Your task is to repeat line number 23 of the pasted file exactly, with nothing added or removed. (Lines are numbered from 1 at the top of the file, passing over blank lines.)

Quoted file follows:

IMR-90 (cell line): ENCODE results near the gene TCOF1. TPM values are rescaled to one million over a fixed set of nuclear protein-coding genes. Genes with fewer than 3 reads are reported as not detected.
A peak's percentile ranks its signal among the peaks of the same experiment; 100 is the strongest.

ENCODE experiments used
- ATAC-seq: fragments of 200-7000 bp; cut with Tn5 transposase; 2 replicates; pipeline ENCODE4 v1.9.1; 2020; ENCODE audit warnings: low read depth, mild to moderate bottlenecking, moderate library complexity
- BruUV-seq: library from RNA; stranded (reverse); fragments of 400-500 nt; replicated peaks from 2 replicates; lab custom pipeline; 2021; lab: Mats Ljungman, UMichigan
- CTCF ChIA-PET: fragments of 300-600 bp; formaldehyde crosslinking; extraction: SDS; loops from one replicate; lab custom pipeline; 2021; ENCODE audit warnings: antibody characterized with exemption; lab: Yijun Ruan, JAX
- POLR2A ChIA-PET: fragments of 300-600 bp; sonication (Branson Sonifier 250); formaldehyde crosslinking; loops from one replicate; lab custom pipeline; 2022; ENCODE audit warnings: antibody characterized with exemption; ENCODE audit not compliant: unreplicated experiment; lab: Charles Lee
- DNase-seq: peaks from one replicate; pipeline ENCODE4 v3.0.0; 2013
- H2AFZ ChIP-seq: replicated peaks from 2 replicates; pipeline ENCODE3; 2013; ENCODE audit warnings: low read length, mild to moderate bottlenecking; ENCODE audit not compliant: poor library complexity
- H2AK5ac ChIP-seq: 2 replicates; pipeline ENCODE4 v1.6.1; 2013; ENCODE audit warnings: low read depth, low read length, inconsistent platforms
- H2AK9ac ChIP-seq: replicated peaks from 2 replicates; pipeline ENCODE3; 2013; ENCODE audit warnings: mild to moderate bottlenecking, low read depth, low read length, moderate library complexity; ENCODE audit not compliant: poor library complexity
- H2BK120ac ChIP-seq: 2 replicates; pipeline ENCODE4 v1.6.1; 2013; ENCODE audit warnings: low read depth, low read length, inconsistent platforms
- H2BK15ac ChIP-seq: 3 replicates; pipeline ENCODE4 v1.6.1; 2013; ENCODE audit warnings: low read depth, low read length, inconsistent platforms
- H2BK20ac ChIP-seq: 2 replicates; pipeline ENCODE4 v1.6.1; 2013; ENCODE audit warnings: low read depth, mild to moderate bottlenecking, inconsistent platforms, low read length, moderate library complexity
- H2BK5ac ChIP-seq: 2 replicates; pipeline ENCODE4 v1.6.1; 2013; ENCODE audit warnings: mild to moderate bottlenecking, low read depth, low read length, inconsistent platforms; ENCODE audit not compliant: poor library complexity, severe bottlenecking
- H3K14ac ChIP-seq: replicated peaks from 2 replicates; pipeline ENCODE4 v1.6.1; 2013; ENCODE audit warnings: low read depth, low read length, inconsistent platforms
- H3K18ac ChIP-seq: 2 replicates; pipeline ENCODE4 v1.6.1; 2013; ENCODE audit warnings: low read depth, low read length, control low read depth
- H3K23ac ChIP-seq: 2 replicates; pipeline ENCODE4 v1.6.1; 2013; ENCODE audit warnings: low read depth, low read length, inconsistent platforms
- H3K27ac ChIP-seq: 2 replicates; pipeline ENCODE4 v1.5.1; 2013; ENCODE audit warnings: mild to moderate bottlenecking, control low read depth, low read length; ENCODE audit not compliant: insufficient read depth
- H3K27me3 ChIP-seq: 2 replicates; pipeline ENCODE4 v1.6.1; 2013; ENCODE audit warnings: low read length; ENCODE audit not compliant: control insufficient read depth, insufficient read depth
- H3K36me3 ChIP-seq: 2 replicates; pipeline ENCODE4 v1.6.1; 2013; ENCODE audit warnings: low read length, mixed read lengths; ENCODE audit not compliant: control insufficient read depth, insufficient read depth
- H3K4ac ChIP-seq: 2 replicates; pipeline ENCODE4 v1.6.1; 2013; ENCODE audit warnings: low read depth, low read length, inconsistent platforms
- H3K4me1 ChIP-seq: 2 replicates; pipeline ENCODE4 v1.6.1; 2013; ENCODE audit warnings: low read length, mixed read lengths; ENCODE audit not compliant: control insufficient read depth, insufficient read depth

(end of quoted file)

- H3K4me1 ChIP-seq: 2 replicates; pipeline ENCODE4 v1.6.1; 2013; ENCODE audit warnings: low read length, mixed read lengths; ENCODE audit not compliant: control insufficient read depth, insufficient read depth